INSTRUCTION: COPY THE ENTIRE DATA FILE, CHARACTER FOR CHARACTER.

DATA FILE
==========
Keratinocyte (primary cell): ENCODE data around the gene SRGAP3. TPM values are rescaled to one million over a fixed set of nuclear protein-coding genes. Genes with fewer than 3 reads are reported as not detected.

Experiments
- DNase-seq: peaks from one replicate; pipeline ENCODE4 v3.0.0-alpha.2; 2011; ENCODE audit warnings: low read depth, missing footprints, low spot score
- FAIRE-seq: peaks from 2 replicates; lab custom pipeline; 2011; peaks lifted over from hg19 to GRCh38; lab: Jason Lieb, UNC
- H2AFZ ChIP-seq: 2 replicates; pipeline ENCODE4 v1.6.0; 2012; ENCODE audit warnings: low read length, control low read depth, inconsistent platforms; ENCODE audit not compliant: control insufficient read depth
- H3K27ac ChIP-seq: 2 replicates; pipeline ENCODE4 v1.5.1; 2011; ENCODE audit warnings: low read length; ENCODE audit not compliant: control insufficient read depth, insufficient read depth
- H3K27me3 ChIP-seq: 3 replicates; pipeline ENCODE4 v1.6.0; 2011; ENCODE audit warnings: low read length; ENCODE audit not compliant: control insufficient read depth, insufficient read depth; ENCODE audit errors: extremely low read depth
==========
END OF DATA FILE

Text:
Keratinocyte (primary cell): ENCODE data around the gene SRGAP3. TPM values are rescaled to one million over a fixed set of nuclear protein-coding genes. Genes with fewer than 3 reads are reported as not detected.

Experiments
- DNase-seq: peaks from one replicate; pipeline ENCODE4 v3.0.0-alpha.2; 2011; ENCODE audit warnings: low read depth, missing footprints, low spot score
- FAIRE-seq: peaks from 2 replicates; lab custom pipeline; 2011; peaks lifted over from hg19 to GRCh38; lab: Jason Lieb, UNC
- H2AFZ ChIP-seq: 2 replicates; pipeline ENCODE4 v1.6.0; 2012; ENCODE audit warnings: low read length, control low read depth, inconsistent platforms; ENCODE audit not compliant: control insufficient read depth
- H3K27ac ChIP-seq: 2 replicates; pipeline ENCODE4 v1.5.1; 2011; ENCODE audit warnings: low read length; ENCODE audit not compliant: control insufficient read depth, insufficient read depth
- H3K27me3 ChIP-seq: 3 replicates; pipeline ENCODE4 v1.6.0; 2011; ENCODE audit warnings: low read length; ENCODE audit not compliant: control insufficient read depth, insufficient read depth; ENCODE audit errors: extremely low read depth